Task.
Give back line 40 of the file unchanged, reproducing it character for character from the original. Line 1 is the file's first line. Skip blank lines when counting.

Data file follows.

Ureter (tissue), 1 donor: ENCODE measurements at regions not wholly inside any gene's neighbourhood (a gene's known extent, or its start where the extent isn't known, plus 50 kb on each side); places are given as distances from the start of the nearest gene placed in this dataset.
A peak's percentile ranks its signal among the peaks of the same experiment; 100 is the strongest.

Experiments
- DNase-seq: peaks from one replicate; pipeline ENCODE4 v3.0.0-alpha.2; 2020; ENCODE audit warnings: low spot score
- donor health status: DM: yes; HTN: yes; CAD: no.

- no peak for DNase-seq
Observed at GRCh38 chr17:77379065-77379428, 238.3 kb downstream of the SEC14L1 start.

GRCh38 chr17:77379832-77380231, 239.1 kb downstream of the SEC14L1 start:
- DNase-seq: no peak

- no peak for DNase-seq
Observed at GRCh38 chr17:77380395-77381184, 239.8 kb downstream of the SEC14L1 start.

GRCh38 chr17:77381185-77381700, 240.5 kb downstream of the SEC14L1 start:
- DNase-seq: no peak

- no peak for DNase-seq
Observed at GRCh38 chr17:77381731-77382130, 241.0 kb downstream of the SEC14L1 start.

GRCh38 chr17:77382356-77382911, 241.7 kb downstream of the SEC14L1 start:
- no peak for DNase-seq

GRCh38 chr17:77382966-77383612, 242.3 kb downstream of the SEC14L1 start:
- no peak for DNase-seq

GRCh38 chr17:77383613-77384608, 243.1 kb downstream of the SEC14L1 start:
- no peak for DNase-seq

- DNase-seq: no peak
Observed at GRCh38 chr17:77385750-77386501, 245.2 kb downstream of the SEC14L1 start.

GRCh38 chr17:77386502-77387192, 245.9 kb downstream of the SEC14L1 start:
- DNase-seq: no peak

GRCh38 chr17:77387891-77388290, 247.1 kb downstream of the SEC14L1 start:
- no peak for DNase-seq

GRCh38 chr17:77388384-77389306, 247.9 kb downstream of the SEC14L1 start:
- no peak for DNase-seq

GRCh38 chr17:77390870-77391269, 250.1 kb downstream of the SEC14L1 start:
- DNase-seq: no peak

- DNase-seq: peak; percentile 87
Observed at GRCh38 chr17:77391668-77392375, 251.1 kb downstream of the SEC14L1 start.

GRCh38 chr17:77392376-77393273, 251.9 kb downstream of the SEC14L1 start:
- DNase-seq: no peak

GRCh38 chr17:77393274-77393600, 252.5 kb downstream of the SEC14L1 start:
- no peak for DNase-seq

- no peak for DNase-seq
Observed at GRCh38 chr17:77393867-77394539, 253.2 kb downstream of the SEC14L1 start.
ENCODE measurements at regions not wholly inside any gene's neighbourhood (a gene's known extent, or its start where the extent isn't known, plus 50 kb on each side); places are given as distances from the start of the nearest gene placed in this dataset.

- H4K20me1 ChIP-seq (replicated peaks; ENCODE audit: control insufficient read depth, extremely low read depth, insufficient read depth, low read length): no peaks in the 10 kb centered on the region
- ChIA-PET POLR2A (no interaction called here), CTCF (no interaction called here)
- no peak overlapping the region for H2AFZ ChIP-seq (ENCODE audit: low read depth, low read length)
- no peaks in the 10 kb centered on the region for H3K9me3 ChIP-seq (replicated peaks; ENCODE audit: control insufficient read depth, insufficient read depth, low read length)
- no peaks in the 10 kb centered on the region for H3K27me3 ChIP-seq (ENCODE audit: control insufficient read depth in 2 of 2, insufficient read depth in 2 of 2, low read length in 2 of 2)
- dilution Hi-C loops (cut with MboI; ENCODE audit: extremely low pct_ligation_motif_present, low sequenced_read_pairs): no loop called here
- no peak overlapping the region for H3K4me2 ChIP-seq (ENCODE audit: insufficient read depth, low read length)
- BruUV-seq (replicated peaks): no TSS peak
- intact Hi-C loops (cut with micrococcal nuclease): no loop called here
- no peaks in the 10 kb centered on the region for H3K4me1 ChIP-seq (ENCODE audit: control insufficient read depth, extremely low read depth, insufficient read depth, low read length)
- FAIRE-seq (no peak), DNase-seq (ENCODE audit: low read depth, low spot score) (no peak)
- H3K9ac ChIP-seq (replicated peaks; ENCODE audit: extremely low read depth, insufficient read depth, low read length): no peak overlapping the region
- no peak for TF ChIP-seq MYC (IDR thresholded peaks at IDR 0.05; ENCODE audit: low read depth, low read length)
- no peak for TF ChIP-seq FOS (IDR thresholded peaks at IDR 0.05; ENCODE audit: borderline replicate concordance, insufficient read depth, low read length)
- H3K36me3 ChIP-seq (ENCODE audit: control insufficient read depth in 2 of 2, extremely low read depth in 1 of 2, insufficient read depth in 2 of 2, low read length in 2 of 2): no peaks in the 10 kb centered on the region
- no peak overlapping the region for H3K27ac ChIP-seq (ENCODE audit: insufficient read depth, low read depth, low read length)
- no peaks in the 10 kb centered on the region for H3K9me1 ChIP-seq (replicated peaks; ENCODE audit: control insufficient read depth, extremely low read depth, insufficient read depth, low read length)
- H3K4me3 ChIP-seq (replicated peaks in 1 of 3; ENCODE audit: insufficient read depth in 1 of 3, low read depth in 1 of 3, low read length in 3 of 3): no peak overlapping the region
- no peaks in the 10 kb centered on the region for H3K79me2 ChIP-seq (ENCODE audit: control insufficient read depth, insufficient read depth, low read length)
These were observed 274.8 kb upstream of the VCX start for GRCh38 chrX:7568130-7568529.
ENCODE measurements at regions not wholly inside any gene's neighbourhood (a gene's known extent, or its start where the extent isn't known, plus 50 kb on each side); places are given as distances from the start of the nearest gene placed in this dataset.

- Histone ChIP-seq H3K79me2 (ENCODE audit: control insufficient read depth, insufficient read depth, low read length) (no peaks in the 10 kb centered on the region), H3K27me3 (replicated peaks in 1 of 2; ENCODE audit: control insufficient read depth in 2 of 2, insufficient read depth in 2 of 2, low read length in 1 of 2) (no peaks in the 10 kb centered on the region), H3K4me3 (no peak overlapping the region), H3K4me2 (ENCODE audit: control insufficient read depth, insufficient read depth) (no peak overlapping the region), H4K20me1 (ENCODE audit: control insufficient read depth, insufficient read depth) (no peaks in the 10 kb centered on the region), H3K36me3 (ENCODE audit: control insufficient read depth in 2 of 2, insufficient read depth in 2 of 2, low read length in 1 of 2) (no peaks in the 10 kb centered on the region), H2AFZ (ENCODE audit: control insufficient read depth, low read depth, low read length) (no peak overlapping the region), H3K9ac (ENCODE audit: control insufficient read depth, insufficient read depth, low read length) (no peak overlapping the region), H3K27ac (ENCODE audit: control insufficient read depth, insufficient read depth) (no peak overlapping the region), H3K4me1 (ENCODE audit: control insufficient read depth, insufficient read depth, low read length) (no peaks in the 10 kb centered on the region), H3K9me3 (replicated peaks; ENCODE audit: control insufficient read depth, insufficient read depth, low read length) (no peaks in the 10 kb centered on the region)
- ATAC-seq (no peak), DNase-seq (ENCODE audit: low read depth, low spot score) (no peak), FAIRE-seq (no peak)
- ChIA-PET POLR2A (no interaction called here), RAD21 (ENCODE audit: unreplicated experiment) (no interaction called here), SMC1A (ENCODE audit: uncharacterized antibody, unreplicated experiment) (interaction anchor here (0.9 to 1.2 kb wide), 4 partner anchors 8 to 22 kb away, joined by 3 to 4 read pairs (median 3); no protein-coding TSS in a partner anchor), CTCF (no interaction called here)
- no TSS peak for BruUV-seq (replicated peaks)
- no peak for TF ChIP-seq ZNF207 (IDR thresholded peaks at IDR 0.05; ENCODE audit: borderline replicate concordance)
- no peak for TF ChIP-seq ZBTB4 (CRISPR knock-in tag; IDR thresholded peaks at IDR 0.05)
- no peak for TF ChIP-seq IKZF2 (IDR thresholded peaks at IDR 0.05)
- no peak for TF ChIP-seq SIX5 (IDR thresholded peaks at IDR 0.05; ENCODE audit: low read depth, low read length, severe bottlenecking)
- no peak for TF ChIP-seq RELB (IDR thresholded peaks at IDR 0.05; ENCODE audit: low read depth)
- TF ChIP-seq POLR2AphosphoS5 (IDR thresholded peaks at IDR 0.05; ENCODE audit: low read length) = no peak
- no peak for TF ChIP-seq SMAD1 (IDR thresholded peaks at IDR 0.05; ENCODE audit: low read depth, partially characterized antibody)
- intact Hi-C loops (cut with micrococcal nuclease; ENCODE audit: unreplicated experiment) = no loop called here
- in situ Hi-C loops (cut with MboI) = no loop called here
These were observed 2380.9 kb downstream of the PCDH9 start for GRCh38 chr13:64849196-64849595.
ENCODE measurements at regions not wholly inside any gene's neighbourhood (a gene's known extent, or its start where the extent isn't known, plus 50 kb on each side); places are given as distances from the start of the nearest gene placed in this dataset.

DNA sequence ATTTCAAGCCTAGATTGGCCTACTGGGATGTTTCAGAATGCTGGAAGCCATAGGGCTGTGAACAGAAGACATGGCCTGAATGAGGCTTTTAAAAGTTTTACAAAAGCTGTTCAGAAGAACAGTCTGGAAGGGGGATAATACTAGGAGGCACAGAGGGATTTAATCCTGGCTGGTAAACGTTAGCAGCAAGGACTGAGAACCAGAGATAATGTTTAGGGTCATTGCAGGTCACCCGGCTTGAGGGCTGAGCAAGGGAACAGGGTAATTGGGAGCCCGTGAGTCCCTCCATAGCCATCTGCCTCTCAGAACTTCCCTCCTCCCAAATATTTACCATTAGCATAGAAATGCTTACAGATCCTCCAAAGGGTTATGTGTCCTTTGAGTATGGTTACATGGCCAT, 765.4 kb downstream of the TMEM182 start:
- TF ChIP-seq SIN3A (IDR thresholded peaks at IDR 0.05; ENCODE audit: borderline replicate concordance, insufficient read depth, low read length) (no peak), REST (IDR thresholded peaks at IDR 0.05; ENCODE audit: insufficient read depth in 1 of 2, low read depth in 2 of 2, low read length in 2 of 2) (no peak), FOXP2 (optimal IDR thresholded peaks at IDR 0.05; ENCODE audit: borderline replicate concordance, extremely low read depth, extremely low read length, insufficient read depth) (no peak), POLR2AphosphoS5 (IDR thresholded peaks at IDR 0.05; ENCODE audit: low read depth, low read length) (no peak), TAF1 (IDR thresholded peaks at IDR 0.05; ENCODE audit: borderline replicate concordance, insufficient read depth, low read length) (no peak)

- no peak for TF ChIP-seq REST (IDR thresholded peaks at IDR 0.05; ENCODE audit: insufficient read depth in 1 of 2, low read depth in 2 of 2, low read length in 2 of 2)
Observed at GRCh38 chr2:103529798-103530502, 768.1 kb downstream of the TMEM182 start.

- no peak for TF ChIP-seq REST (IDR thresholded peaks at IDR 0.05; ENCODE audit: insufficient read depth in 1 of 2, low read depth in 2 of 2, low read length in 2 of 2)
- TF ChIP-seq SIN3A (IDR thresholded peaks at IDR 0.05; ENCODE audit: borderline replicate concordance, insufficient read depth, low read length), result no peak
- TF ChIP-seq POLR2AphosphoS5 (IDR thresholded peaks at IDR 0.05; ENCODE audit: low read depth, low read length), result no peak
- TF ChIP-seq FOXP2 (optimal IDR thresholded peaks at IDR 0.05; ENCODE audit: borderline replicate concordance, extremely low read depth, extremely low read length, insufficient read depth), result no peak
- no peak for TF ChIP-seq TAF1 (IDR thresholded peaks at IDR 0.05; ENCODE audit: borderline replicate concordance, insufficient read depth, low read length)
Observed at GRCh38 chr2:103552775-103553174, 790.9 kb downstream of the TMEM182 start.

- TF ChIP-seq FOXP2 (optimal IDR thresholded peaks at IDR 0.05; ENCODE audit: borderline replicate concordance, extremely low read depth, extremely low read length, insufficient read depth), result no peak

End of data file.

ENCODE measurements at regions not wholly inside any gene's neighbourhood (a gene's known extent, or its start where the extent isn't known, plus 50 kb on each side); places are given as distances from the start of the nearest gene placed in this dataset.